Rivals target Clinton in debate

Hillary Rodham Clinton was the Democrats' target in chief Tuesday night as six rivals for her party's presidential nomination attacked her on issues ranging from foreign policy to immigration to her electability.

Clinton remained unrattled until the end, when she refused to be nailed down on whether she backs New York Gov. Eliot Spitzer's proposal to provide driver's licenses to illegal immigrants. Gov. Bill Richardson jumped to her defense, protesting "this holier-than-thou attitude towards Sen. Clinton" as "close to a personal attack."

"This is where everybody plays 'gotcha,' " said Clinton, as questioners made attempts to clarify her position. At one point the New York senator said Spitzer's proposal "makes a lot of sense." But she also said: "I did not say it should be done."

Her chief rivals pounced, with former senator John Edwards calling it an example of the "double talk" he has accused Clinton of practicing on other issues. "I can't tell whether she's for it or against it," agreed Sen. Barack Obama, D-Ill.

The lively debate also featured Sen. Joseph Biden's charge that Republican front-runner Rudy Giuliani is "absolutely unqualified" to be president, and Ohio Rep. Dennis Kucinich's claim that he has seen a UFO.

But the evening was dominated by the intense barrage that Edwards and Obama launched against the Democratic front-runner.

The pounding grew so intense that Richardson protested "this holier-than-thou attitude" toward Clinton. He said it verged on "a personal attack."

The other candidates on the debate platform at Drexel University criticized Clinton's vote last month for a Senate resolution that labeled the Iran Revolutionary Guard a terrorist organization.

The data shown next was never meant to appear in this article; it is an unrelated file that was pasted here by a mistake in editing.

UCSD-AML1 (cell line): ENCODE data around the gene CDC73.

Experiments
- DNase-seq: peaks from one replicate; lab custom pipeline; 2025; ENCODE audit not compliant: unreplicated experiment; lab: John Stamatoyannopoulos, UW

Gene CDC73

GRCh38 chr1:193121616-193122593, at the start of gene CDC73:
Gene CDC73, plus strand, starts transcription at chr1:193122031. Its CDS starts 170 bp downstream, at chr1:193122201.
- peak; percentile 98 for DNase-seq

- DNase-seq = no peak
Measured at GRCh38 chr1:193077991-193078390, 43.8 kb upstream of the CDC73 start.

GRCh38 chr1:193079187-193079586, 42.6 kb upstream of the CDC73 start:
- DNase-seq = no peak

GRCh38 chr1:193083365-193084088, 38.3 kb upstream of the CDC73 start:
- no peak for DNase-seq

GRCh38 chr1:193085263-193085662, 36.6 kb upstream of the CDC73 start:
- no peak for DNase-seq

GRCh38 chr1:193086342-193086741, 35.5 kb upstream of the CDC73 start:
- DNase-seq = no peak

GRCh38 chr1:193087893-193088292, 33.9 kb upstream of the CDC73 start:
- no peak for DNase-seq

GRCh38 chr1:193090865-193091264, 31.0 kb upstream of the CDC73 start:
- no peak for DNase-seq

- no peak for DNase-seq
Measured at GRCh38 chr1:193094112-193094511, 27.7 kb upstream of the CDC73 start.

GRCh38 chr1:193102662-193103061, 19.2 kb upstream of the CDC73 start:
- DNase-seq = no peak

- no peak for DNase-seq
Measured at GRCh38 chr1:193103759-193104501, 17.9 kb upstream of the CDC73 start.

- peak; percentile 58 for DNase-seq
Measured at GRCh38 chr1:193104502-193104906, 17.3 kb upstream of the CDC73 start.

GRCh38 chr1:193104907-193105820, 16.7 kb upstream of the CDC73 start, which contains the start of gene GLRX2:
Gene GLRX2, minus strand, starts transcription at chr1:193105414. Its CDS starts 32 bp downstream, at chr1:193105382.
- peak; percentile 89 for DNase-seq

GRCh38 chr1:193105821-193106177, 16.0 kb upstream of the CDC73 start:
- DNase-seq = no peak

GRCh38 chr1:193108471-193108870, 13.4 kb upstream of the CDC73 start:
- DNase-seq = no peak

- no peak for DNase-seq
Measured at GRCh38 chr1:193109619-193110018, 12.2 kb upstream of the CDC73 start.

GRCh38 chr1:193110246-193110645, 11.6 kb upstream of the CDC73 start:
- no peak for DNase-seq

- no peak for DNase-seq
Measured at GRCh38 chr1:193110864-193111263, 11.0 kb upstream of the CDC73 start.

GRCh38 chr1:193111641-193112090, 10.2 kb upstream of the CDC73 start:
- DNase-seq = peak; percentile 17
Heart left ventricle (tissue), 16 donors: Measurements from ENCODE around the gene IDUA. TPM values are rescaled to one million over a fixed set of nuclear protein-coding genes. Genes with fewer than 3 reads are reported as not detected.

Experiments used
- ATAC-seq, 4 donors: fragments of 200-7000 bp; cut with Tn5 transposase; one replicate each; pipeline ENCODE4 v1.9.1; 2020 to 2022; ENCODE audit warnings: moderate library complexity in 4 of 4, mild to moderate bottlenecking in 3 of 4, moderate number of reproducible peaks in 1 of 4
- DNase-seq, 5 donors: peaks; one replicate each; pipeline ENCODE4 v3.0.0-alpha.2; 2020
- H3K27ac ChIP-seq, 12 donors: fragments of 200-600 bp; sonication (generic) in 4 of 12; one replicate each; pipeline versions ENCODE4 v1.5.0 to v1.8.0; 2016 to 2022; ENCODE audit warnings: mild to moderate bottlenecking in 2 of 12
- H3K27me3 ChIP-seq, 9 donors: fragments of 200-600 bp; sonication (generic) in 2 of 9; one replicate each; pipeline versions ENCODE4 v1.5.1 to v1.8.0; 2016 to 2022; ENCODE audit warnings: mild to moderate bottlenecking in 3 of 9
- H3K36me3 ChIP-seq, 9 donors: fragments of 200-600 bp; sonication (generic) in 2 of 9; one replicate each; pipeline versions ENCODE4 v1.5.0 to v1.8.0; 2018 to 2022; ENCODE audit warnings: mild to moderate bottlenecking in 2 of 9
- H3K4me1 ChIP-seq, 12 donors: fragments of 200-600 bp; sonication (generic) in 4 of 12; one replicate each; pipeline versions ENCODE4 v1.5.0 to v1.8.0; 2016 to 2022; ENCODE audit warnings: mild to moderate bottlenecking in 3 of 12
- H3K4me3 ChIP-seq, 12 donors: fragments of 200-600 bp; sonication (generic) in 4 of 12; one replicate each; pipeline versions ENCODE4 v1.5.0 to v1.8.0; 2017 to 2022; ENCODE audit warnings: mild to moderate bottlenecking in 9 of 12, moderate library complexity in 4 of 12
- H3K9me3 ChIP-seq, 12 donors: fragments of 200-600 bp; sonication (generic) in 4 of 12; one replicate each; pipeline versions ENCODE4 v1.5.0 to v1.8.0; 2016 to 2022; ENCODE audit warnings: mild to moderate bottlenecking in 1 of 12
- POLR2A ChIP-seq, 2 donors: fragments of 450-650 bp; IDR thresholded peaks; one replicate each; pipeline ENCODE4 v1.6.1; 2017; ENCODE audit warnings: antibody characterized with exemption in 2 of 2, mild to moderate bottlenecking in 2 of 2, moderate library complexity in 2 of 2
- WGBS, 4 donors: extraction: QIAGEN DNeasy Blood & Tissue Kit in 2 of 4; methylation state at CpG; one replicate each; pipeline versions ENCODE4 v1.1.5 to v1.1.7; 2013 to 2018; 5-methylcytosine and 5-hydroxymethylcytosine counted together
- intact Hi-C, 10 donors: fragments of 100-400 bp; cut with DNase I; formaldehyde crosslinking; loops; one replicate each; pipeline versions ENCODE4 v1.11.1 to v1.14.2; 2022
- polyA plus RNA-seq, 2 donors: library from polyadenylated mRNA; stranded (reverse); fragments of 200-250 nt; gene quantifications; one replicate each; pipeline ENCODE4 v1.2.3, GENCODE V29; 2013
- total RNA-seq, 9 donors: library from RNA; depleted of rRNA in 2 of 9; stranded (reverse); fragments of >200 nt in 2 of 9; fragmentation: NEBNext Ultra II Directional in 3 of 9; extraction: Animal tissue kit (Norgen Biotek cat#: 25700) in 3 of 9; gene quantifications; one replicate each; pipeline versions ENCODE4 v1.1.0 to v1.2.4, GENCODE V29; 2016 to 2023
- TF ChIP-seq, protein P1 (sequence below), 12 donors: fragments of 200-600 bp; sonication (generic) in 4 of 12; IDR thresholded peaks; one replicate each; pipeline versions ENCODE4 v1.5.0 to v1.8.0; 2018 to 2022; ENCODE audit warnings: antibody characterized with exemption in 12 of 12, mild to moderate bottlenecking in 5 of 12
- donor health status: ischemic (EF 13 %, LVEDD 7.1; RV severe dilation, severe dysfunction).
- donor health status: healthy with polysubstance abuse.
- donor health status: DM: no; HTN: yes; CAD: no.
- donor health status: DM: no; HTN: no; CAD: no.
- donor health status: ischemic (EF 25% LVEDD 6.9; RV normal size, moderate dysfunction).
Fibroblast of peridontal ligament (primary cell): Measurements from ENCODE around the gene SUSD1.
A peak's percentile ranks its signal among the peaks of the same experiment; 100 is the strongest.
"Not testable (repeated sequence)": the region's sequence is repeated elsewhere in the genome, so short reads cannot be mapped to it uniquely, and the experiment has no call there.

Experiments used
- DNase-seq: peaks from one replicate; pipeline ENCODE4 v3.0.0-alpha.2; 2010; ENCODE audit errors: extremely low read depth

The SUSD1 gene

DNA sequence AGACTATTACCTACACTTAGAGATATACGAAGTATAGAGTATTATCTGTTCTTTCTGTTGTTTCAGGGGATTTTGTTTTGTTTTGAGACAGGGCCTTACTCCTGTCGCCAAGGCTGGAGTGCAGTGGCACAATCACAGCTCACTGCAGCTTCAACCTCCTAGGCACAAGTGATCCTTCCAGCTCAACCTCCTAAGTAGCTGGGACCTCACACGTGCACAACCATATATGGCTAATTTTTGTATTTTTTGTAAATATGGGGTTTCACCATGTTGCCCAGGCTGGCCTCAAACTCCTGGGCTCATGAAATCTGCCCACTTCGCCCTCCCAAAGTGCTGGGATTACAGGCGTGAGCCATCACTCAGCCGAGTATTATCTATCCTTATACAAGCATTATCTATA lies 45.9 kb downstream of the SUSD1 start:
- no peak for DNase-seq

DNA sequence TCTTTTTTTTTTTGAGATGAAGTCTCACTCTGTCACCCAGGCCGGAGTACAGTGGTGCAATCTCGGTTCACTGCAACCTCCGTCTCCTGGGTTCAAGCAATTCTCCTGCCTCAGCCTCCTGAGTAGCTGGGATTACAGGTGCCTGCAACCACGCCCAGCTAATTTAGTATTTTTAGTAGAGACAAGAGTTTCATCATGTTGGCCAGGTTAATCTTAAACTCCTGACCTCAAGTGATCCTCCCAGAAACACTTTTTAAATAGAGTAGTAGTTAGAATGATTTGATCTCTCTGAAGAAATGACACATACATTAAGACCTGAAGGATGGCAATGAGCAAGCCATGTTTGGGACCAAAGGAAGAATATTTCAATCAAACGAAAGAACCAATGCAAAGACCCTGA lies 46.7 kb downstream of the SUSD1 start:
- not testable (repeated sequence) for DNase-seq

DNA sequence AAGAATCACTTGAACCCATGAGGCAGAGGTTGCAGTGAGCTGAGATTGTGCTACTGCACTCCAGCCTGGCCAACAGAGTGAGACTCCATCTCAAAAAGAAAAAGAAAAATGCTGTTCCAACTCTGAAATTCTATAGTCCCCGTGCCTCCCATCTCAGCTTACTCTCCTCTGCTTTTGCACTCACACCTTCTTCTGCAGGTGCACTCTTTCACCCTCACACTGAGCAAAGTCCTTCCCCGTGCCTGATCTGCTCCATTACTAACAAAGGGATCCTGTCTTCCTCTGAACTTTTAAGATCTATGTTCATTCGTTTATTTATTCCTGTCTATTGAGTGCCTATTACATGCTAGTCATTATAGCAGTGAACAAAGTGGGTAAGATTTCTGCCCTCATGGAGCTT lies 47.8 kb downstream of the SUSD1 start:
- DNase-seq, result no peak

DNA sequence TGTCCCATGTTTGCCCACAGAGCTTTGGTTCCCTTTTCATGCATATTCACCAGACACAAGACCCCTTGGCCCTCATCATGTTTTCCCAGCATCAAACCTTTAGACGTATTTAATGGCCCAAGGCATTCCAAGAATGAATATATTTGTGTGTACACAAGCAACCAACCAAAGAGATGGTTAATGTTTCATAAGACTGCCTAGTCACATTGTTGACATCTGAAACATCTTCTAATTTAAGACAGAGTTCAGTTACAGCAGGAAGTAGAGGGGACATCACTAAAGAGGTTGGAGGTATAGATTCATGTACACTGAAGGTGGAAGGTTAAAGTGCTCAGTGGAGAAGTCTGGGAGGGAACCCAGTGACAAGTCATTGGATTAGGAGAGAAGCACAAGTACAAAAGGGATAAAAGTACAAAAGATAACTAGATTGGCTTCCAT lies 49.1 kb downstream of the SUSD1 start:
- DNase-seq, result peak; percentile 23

Sen. Chris Dodd of Connecticut said President Bush could cite the vote to justify a military attack against Iran. Edwards said Clinton was allying herself with neoconservatives. The resolution passed on a 76-22 vote. Clinton was one of 26 Democrats who voted in favor, including Senate Democratic leaders Harry Reid of Nevada and Dick Durbin of Illinois.

Dodd and Biden voted no, while Obama was absent.

Clinton argued that a strong message is needed to discourage Iran from building a nuclear weapon. "I am not in favor of this rush for war, but I'm also not in favor of doing nothing," she said.

On Iraq, she insisted rivals are misrepresenting her position by suggesting she's not as committed to ending the war as they are. "I stand for ending the war in Iraq, bringing our troops home," Clinton said. "But I also know it will be complicated." She said a small number of troops will stay in Iraq to guard the embassy and perhaps to hunt al-Qaeda.

Clinton dismissed charges that her more centrist foreign-policy positions put her in the same camp as the Republicans, pointing to the GOP presidential candidates' "constant obsession" with criticizing her during their debate last week. "I don't think the Republicans got the message that I'm voting and sounding like them," she said. Obama and Edwards argued that Republicans might be targeting the easiest-to-beat candidate. "It's a fight they're comfortable having," Obama said.

One Clinton supporter viewed her competitors' attacks as good news. "My granddaddy used to say, 'If you get kicked in the rear, that means you're out front,' " said Bill Gray, a former Philadelphia congressman and one of the state's most prominent African-American politicians.

Biden turned attention briefly on Giuliani. He not only questioned the former New York City mayor's qualifications but chided Giuliani's emphasis on his role in the aftermath of the World Trade Center attacks. All Giuliani's sentences consist of "a noun, a verb and a 9/11," Biden said.

Kucinich tried to laugh off a question from NBC Meet the Press host Tim Russert about his sighting of a UFO, but did not deny the account in a book by actress Shirley MacLaine. "More people in this country have seen UFOs than I think have seen a probe of George Bush's presidency," said Kucinich.

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